Skip to content, or skip to search.

Skip to content, or skip to search.

Twentieth-Century Biographies

This season, publishing's all about the heroes of the baby boom. Five new biographies showcase the best of their era.


1. Mr. Strangelove: A Biography of Peter Sellers

Author Ed Sikov makes it clear that Peter Sellers's uncanny talents onscreen were intertwined with cruelty and near-insanity.
(Hyperion; $27.95.)
Buy it on

2. Sandy Koufax: A Lefty's Legacy

Many say there's never been a greater arm, and Koufax's dignity since his early retirement from the Dodgers (he was just 31) has only burnished his image.
(By Jane Leavy; HarperCollins; $23.95.)
Buy it on

3. Zora Neale Hurston: A Life in Letters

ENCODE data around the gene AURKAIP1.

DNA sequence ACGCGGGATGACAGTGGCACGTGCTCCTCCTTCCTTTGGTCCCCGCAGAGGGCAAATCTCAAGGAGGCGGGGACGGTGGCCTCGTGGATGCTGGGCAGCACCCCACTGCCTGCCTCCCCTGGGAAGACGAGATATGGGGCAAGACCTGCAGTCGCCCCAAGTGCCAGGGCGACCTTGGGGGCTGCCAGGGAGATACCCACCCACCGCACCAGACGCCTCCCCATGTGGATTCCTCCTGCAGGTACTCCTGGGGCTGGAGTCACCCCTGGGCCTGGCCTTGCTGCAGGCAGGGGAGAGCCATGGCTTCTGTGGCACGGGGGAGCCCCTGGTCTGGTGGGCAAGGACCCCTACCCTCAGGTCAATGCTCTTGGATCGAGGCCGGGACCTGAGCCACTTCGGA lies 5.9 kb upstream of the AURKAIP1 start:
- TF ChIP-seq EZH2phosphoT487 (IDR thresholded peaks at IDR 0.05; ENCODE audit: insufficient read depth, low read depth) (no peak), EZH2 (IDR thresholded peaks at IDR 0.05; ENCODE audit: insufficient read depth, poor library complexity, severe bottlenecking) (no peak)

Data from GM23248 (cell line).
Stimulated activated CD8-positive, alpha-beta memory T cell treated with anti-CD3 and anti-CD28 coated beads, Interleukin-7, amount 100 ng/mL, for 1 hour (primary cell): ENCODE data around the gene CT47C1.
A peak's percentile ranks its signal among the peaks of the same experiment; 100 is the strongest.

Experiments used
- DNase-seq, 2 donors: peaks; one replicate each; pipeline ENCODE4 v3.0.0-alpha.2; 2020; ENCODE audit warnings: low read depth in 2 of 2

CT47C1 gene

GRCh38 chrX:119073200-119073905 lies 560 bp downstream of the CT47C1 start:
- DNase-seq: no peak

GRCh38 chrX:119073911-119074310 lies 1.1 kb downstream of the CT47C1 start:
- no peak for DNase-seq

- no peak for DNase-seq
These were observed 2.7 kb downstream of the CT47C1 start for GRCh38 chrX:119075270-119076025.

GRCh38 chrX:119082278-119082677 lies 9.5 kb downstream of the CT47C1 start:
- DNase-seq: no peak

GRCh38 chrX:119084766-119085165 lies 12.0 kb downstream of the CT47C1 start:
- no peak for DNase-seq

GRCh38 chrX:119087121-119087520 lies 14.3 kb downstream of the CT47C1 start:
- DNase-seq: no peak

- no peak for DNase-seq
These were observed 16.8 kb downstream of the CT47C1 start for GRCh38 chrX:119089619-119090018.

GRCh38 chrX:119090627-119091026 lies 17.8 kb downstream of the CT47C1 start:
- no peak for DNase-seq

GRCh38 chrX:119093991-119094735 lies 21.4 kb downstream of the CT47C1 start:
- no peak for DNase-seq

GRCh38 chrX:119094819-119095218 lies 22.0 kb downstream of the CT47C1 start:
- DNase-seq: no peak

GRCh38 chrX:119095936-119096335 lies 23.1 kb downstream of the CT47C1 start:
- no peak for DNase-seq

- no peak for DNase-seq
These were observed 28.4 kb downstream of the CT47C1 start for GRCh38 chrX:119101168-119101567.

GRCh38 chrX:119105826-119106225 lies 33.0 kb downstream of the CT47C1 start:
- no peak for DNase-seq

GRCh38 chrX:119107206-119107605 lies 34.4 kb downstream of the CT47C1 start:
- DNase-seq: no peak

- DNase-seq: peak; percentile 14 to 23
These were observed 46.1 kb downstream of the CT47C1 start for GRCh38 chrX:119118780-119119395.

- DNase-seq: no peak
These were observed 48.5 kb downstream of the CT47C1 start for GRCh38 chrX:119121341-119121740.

In this hefty volume, the once-forgotten-now-famous figure's letters -- many unpublished, many to fellow stars of the Harlem Renaissance -- show her talent anew.
(Collected and edited by Carla Kaplan; Doubleday; $40.)

4. So What: The Life of Miles Davis

Miles was drug-addled, hostile, erratic -- and by many accounts, including his own, he reinvented music three or four times over. You'll be record-shopping as you read.
(By John Szwed; Simon & Schuster; $28.)
Buy it on

5. Nobody's Perfect: Billy Wilder, A Personal Biography

He'd have been canonized for Some Like It Hot alone, but Sunset Boulevard, The Apartment, Double Indemnity, and many more make a serious case for calling Wilder the best Hollywood director ever.
(By Charlotte Chandler; Simon & Schuster; $27.50.)
Buy it on


Current Issue
Subscribe to New York

Give a Gift